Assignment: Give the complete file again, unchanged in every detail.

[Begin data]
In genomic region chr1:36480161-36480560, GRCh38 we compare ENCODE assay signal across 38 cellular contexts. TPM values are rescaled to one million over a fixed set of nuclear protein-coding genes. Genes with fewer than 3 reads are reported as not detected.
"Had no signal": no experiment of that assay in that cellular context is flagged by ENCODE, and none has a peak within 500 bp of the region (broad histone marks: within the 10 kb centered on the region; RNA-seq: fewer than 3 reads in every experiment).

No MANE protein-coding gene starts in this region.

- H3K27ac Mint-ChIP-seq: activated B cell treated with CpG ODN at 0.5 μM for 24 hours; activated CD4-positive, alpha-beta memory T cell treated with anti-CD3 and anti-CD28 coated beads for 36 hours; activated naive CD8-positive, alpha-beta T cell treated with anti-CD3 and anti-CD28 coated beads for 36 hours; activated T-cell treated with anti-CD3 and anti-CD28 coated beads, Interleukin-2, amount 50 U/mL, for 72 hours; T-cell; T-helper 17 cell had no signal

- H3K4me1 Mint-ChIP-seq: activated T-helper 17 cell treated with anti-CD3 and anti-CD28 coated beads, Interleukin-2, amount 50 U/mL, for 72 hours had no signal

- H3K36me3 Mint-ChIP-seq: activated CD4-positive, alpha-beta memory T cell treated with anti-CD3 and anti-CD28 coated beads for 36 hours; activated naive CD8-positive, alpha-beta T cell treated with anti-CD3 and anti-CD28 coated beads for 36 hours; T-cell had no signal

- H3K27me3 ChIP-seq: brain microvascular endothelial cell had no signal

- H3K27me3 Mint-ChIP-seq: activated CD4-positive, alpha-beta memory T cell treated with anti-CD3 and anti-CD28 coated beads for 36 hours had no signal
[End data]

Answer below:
In genomic region chr1:36480161-36480560, GRCh38 we compare ENCODE assay signal across 38 cellular contexts. TPM values are rescaled to one million over a fixed set of nuclear protein-coding genes. Genes with fewer than 3 reads are reported as not detected.
"Had no signal": no experiment of that assay in that cellular context is flagged by ENCODE, and none has a peak within 500 bp of the region (broad histone marks: within the 10 kb centered on the region; RNA-seq: fewer than 3 reads in every experiment).

No MANE protein-coding gene starts in this region.

- H3K27ac Mint-ChIP-seq: activated B cell treated with CpG ODN at 0.5 μM for 24 hours; activated CD4-positive, alpha-beta memory T cell treated with anti-CD3 and anti-CD28 coated beads for 36 hours; activated naive CD8-positive, alpha-beta T cell treated with anti-CD3 and anti-CD28 coated beads for 36 hours; activated T-cell treated with anti-CD3 and anti-CD28 coated beads, Interleukin-2, amount 50 U/mL, for 72 hours; T-cell; T-helper 17 cell had no signal

- H3K4me1 Mint-ChIP-seq: activated T-helper 17 cell treated with anti-CD3 and anti-CD28 coated beads, Interleukin-2, amount 50 U/mL, for 72 hours had no signal

- H3K36me3 Mint-ChIP-seq: activated CD4-positive, alpha-beta memory T cell treated with anti-CD3 and anti-CD28 coated beads for 36 hours; activated naive CD8-positive, alpha-beta T cell treated with anti-CD3 and anti-CD28 coated beads for 36 hours; T-cell had no signal

- H3K27me3 ChIP-seq: brain microvascular endothelial cell had no signal

- H3K27me3 Mint-ChIP-seq: activated CD4-positive, alpha-beta memory T cell treated with anti-CD3 and anti-CD28 coated beads for 36 hours had no signal